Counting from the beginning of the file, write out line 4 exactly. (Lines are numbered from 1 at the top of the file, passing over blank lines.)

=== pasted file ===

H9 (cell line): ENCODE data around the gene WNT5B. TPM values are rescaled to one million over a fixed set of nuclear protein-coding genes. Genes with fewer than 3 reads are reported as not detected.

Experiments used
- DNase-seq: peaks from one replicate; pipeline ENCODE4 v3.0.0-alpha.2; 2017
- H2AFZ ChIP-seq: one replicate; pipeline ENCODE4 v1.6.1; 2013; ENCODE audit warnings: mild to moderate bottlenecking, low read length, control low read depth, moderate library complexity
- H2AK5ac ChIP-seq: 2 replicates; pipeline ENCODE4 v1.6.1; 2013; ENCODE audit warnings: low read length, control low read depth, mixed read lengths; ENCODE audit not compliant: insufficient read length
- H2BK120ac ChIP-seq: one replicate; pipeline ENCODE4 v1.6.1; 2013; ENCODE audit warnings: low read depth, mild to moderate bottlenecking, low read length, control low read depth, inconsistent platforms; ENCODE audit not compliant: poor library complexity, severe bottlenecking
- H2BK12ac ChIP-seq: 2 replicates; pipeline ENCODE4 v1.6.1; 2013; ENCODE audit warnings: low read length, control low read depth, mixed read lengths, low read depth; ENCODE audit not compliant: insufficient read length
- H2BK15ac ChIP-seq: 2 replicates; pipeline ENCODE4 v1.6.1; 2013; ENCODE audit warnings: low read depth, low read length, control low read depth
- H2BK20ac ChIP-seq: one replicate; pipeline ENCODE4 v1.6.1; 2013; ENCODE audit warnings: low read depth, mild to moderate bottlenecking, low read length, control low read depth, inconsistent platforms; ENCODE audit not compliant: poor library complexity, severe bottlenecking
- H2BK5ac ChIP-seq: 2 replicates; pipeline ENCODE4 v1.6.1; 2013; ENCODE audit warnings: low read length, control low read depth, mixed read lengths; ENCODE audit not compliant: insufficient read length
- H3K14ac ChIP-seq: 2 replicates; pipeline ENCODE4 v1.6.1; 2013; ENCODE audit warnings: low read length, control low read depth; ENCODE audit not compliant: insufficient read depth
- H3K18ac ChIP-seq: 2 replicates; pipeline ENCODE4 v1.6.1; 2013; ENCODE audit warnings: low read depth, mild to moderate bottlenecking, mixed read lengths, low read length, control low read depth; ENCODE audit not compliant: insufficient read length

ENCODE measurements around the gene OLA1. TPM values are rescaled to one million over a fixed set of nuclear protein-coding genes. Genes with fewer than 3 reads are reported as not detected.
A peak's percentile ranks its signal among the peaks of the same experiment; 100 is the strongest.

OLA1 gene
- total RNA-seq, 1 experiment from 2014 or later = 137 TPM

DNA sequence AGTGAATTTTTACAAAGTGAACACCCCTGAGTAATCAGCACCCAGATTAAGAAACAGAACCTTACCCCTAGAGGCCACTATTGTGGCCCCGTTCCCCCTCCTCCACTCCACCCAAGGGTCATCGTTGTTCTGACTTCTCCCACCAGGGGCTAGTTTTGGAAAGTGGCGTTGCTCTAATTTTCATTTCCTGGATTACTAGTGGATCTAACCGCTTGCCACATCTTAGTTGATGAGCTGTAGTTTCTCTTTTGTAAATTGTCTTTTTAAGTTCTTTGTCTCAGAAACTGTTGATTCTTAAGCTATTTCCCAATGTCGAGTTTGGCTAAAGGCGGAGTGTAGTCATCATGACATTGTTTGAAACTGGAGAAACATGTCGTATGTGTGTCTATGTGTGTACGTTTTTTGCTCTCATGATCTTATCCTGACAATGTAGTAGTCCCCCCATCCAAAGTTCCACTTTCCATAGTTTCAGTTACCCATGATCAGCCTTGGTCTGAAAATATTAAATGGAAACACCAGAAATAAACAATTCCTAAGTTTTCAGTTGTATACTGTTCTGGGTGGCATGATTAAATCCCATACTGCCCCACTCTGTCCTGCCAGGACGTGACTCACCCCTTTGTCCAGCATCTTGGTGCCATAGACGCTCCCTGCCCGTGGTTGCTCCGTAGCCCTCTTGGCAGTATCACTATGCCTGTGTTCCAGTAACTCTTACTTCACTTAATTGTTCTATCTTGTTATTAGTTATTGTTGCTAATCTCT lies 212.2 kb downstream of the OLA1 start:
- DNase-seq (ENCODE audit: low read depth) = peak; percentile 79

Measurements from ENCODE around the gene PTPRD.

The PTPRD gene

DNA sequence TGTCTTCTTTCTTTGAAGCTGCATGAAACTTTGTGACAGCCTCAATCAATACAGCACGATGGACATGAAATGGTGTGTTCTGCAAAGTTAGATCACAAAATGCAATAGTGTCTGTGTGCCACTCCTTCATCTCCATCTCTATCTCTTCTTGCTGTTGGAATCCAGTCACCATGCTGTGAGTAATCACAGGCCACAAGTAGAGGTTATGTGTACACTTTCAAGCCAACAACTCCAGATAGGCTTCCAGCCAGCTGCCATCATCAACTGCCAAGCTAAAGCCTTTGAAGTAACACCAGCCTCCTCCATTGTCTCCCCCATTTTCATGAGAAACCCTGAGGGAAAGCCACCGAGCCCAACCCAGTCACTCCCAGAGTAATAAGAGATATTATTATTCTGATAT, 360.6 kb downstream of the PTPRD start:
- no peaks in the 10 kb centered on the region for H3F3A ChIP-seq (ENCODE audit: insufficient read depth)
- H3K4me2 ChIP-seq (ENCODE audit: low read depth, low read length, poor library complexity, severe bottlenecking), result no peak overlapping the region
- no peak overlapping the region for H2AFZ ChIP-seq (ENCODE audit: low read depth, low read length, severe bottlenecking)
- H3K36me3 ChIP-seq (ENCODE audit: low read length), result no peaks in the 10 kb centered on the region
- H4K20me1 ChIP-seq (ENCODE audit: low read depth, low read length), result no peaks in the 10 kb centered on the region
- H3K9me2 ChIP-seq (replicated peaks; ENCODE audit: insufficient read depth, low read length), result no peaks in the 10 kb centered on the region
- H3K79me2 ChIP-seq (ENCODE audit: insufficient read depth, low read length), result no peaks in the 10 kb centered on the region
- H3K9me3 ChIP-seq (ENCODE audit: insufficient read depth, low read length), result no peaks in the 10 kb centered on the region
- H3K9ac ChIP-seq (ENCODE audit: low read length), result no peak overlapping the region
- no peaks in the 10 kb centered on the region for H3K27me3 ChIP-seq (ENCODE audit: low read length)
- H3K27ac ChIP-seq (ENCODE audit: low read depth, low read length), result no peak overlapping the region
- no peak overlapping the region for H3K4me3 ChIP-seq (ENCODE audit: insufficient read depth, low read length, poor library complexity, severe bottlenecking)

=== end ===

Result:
- H2AFZ ChIP-seq: one replicate; pipeline ENCODE4 v1.6.1; 2013; ENCODE audit warnings: mild to moderate bottlenecking, low read length, control low read depth, moderate library complexity